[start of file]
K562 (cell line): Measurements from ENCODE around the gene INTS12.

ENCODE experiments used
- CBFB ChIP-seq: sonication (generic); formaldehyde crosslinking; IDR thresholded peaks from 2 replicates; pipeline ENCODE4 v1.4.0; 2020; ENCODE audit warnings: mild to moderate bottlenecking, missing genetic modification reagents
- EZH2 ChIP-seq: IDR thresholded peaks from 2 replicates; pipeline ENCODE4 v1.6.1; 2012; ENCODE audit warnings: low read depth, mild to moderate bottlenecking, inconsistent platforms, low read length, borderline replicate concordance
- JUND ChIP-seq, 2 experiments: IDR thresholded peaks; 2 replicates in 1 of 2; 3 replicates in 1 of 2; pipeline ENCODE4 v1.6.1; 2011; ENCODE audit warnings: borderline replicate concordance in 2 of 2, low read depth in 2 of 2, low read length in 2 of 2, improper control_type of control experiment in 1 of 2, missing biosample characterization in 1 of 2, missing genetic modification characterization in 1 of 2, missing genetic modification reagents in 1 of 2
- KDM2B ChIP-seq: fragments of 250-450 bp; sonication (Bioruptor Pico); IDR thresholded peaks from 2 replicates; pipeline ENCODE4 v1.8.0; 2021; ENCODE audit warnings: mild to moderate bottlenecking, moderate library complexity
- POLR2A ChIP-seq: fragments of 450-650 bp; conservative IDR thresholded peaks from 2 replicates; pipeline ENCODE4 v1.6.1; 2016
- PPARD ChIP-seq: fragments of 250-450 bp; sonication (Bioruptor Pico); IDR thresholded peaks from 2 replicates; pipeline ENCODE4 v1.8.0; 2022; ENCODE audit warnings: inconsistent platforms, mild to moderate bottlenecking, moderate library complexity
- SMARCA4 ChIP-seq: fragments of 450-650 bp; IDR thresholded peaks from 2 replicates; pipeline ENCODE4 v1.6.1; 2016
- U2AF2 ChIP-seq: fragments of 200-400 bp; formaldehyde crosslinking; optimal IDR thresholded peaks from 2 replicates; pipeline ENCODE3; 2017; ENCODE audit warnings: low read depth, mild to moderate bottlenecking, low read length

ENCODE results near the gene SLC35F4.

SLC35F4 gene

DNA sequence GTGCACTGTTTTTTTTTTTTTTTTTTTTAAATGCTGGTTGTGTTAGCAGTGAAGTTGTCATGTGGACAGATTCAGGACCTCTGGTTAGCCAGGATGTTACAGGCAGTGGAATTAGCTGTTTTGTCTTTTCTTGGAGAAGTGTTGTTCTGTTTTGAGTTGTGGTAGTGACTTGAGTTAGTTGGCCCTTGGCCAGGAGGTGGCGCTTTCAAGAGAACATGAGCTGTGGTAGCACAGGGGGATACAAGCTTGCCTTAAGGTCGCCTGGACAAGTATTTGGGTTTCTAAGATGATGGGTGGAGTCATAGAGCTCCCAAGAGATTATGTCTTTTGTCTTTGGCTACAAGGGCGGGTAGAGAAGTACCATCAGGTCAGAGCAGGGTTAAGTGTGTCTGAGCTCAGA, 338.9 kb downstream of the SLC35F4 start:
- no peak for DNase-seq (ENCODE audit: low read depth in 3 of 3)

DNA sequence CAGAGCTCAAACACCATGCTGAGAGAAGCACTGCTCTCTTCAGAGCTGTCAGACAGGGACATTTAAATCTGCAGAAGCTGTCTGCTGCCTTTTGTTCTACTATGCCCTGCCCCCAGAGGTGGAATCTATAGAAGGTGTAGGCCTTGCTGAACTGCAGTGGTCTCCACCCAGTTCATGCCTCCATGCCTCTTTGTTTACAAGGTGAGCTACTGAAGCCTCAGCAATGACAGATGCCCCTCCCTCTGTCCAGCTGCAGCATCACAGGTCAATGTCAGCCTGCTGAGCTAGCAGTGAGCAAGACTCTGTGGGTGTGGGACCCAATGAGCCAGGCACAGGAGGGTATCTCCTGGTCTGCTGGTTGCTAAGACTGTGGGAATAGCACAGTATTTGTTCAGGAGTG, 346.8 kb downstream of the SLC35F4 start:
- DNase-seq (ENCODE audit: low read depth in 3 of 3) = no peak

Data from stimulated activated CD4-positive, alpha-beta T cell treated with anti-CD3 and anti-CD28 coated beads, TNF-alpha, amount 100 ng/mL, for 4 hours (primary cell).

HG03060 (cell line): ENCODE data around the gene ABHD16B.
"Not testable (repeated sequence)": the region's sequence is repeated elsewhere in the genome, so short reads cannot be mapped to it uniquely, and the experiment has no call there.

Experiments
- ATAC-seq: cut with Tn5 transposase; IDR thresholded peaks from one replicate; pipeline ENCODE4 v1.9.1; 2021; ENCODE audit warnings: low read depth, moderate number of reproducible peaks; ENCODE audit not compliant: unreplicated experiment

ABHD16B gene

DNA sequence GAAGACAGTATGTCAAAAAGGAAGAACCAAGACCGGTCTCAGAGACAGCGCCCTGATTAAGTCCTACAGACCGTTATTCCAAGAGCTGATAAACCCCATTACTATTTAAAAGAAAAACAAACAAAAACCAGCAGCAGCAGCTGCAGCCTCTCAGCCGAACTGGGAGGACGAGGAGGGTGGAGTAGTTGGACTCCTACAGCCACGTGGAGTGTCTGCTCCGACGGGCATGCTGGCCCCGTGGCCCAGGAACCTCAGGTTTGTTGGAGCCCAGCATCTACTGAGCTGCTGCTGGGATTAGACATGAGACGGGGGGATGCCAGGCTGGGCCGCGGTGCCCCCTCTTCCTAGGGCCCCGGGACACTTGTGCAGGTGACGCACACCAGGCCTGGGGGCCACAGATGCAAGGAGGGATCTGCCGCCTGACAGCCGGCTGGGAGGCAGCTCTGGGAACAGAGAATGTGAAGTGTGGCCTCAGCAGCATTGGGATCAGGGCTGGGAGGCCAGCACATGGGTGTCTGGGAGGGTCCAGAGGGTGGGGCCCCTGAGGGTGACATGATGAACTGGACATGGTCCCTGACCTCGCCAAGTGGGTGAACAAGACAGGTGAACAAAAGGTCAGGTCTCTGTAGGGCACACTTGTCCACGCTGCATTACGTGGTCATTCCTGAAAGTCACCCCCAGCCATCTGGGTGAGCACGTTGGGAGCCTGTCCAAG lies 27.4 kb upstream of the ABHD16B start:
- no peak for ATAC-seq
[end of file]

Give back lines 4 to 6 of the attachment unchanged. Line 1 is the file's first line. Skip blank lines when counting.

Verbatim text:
- EZH2 ChIP-seq: IDR thresholded peaks from 2 replicates; pipeline ENCODE4 v1.6.1; 2012; ENCODE audit warnings: low read depth, mild to moderate bottlenecking, inconsistent platforms, low read length, borderline replicate concordance
- JUND ChIP-seq, 2 experiments: IDR thresholded peaks; 2 replicates in 1 of 2; 3 replicates in 1 of 2; pipeline ENCODE4 v1.6.1; 2011; ENCODE audit warnings: borderline replicate concordance in 2 of 2, low read depth in 2 of 2, low read length in 2 of 2, improper control_type of control experiment in 1 of 2, missing biosample characterization in 1 of 2, missing genetic modification characterization in 1 of 2, missing genetic modification reagents in 1 of 2
- KDM2B ChIP-seq: fragments of 250-450 bp; sonication (Bioruptor Pico); IDR thresholded peaks from 2 replicates; pipeline ENCODE4 v1.8.0; 2021; ENCODE audit warnings: mild to moderate bottlenecking, moderate library complexity